Article

Mapping the first stages of mesoderm commitment during differentiation of human embryonic stem cells

Department of Pathology and Laboratory Medicine, and Broad Stem Cell Research Center and Cardiovascular Research Laboratory, David Geffen School of Medicine, University of California, Los Angeles, CA 90095, USA.
Proceedings of the National Academy of Sciences (Impact Factor: 9.67). 08/2010; 107(31):13742-7. DOI: 10.1073/pnas.1002077107
Source: PubMed

ABSTRACT

Our understanding of how mesodermal tissue is formed has been limited by the absence of specific and reliable markers of early mesoderm commitment. We report that mesoderm commitment from human embryonic stem cells (hESCs) is initiated by epithelial-to-mesenchymal transition (EMT) as shown by gene expression profiling and by reciprocal changes in expression of the cell surface proteins, EpCAM/CD326 and NCAM/CD56. Molecular and functional assays reveal that the earliest CD326-CD56+ cells, generated from hESCs in the presence of activin A, BMP4, VEGF, and FGF2, represent a multipotent mesoderm-committed progenitor population. CD326-CD56+ progenitors are unique in their ability to generate all mesodermal lineages including hematopoietic, endothelial, mesenchymal (bone, cartilage, fat, fibroblast), smooth muscle, and cardiomyocytes, while lacking the pluripotency of hESCs. CD326-CD56+ cells are the precursors of previously reported, more lineage-restricted mesodermal progenitors. These findings present a unique approach to study how germ layer specification is regulated and offer a promising target for tissue engineering.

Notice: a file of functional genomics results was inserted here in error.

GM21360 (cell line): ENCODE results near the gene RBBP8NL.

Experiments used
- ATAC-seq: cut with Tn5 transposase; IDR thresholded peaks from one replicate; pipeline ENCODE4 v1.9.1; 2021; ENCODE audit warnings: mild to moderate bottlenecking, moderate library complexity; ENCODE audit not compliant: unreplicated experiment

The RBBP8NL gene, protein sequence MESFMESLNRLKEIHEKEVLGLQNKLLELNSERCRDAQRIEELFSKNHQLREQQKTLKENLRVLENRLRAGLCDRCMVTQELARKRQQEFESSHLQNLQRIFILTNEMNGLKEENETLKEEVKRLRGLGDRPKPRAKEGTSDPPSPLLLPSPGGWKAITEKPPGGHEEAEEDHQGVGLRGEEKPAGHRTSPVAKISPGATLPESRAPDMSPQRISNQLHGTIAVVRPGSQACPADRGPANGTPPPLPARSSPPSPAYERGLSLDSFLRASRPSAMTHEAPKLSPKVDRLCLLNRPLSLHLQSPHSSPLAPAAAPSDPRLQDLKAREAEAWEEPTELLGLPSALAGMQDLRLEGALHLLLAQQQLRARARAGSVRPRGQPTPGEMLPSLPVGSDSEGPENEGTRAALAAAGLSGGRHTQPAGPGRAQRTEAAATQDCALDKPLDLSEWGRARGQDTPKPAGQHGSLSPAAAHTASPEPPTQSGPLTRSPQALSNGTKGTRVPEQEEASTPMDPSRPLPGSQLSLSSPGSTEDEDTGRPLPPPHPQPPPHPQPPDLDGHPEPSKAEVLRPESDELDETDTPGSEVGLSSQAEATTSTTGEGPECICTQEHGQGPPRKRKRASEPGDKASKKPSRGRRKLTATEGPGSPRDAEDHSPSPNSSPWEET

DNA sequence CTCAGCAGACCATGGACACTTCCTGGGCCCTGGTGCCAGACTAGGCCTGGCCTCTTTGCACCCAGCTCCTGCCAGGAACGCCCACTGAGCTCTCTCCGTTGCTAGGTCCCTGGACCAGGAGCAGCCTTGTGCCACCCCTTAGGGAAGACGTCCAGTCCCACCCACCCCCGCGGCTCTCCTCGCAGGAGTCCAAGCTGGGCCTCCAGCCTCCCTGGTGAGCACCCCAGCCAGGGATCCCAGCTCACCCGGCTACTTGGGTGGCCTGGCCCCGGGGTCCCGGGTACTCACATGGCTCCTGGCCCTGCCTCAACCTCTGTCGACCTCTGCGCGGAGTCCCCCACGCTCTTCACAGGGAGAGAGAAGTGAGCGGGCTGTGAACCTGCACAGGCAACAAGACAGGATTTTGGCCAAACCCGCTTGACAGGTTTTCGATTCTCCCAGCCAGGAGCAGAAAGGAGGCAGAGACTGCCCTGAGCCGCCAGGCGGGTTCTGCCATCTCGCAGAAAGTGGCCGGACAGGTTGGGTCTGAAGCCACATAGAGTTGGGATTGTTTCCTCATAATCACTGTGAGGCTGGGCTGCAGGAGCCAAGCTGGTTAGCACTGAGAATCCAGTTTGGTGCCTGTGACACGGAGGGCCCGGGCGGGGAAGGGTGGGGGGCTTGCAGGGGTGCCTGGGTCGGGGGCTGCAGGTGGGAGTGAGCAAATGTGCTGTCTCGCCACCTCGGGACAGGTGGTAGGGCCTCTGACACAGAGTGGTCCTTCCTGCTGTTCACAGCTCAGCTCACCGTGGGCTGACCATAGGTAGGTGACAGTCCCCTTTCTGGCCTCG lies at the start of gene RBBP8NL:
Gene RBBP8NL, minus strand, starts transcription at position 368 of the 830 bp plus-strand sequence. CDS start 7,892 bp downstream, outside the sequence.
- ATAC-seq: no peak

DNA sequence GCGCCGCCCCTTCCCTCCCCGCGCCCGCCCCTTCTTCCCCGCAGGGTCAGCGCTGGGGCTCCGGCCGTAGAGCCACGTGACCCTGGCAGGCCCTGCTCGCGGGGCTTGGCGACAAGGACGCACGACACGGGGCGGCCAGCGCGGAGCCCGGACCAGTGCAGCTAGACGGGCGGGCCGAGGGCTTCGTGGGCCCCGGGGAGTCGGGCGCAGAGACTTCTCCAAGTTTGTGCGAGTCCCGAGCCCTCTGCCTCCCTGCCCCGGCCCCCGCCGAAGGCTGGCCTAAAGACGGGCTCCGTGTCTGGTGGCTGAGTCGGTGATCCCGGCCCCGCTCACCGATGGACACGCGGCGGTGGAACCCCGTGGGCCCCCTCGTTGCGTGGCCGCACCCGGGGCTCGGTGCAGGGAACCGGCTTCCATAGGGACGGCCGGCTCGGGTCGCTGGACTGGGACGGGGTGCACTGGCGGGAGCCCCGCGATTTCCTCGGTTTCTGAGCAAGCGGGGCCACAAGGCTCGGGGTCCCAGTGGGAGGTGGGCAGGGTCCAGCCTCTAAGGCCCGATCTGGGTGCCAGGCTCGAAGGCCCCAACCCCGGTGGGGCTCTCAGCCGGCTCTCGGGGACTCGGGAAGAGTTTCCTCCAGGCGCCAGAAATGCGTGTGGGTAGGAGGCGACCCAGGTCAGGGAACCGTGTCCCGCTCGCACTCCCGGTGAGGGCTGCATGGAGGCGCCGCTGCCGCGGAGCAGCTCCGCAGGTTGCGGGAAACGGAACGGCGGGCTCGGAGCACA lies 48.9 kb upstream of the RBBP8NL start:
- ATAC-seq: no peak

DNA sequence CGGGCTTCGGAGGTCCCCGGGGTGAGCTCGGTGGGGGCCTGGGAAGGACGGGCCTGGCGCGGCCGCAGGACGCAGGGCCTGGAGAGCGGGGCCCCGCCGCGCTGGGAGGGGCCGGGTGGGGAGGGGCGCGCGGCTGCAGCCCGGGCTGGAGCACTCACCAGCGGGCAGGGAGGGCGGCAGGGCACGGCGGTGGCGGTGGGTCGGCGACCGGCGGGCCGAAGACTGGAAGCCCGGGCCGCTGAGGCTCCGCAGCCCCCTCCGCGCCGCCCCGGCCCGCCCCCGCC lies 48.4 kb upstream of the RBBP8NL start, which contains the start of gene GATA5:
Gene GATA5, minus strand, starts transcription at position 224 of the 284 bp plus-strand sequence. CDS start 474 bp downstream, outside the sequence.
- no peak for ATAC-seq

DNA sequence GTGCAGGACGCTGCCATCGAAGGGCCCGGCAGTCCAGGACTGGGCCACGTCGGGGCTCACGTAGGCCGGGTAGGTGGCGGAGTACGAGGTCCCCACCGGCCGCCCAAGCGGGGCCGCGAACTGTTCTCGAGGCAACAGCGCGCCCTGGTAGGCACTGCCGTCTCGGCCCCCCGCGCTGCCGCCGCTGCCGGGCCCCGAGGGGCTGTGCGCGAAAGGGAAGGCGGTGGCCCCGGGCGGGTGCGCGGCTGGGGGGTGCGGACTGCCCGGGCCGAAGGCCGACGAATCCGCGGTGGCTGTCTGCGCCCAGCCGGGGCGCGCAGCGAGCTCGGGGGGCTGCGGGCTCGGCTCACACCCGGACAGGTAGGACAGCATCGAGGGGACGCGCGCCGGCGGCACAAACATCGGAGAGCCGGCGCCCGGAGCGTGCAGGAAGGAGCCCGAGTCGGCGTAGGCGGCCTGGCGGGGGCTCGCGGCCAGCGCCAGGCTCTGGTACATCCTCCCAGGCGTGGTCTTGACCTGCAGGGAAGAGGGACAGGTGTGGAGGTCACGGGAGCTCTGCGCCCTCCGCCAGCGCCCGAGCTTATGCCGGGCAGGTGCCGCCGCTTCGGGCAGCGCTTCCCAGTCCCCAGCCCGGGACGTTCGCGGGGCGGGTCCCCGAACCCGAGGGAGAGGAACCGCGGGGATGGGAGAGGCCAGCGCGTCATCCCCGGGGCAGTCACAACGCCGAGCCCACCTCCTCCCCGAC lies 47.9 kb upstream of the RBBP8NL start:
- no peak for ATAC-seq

Download full-text

Full-text

Available from: Katja Schenke-Layland
  • Source
    • "Primitive mesoderm (PMESO) has been isolated using the cell surface marker ROR2 (Drukker et al., 2012) and cardiac mesoderm (CMESO) is known to express PDGFR (Mummery et al., 2012). However, most candidate markers are, to variable extents, expressed on alternative cell types, and distinct lineages can require multiple surface markers for isolation (Evseenko et al., 2010). To date, no studies have globally assessed pluripotent-to-CM commitment using purified mesoderm cells. "
    [Show abstract] [Hide abstract]
    ABSTRACT: The directed differentiation of human cardiomyocytes (CMs) from pluripotent cells provides an invaluable model for understanding mechanisms of cell fate determination and offers considerable promise in cardiac regenerative medicine. Here, we utilize a human embryonic stem cell suspension bank, produced according to a good manufacturing practice, to generate CMs using a fully defined and small molecule-based differentiation strategy. Primitive and cardiac mesoderm purification was used to remove non-committing and multi-lineage populations and this significantly aided the identification of key transcription factors, lncRNAs, and essential signaling pathways that define cardiomyogenesis. Global methylation profiles reflect CM development and we report on CM exon DNA methylation “memories” persisting beyond transcription repression and marking the expression history of numerous developmentally regulated genes, especially transcription factors.